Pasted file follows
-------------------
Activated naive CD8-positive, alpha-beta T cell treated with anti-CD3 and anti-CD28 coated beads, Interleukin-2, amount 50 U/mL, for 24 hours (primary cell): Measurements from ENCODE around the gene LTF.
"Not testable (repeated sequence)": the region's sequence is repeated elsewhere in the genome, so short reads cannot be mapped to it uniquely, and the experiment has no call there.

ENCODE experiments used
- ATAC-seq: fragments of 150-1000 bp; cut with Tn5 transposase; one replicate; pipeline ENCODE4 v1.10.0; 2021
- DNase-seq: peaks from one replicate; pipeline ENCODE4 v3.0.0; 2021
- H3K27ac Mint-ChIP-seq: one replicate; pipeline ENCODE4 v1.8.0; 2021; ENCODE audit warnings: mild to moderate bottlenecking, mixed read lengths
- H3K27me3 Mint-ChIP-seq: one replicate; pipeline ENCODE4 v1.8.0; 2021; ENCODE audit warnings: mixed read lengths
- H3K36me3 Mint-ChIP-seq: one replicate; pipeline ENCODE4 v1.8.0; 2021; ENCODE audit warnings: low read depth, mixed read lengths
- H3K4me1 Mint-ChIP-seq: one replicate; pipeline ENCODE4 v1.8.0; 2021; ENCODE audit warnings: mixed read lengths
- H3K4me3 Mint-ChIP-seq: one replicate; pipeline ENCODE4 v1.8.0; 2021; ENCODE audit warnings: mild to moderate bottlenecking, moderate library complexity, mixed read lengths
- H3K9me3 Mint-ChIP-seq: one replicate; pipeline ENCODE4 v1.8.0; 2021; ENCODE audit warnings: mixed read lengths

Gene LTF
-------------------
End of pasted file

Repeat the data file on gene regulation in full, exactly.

Activated naive CD8-positive, alpha-beta T cell treated with anti-CD3 and anti-CD28 coated beads, Interleukin-2, amount 50 U/mL, for 24 hours (primary cell): Measurements from ENCODE around the gene LTF.
"Not testable (repeated sequence)": the region's sequence is repeated elsewhere in the genome, so short reads cannot be mapped to it uniquely, and the experiment has no call there.

ENCODE experiments used
- ATAC-seq: fragments of 150-1000 bp; cut with Tn5 transposase; one replicate; pipeline ENCODE4 v1.10.0; 2021
- DNase-seq: peaks from one replicate; pipeline ENCODE4 v3.0.0; 2021
- H3K27ac Mint-ChIP-seq: one replicate; pipeline ENCODE4 v1.8.0; 2021; ENCODE audit warnings: mild to moderate bottlenecking, mixed read lengths
- H3K27me3 Mint-ChIP-seq: one replicate; pipeline ENCODE4 v1.8.0; 2021; ENCODE audit warnings: mixed read lengths
- H3K36me3 Mint-ChIP-seq: one replicate; pipeline ENCODE4 v1.8.0; 2021; ENCODE audit warnings: low read depth, mixed read lengths
- H3K4me1 Mint-ChIP-seq: one replicate; pipeline ENCODE4 v1.8.0; 2021; ENCODE audit warnings: mixed read lengths
- H3K4me3 Mint-ChIP-seq: one replicate; pipeline ENCODE4 v1.8.0; 2021; ENCODE audit warnings: mild to moderate bottlenecking, moderate library complexity, mixed read lengths
- H3K9me3 Mint-ChIP-seq: one replicate; pipeline ENCODE4 v1.8.0; 2021; ENCODE audit warnings: mixed read lengths

Gene LTF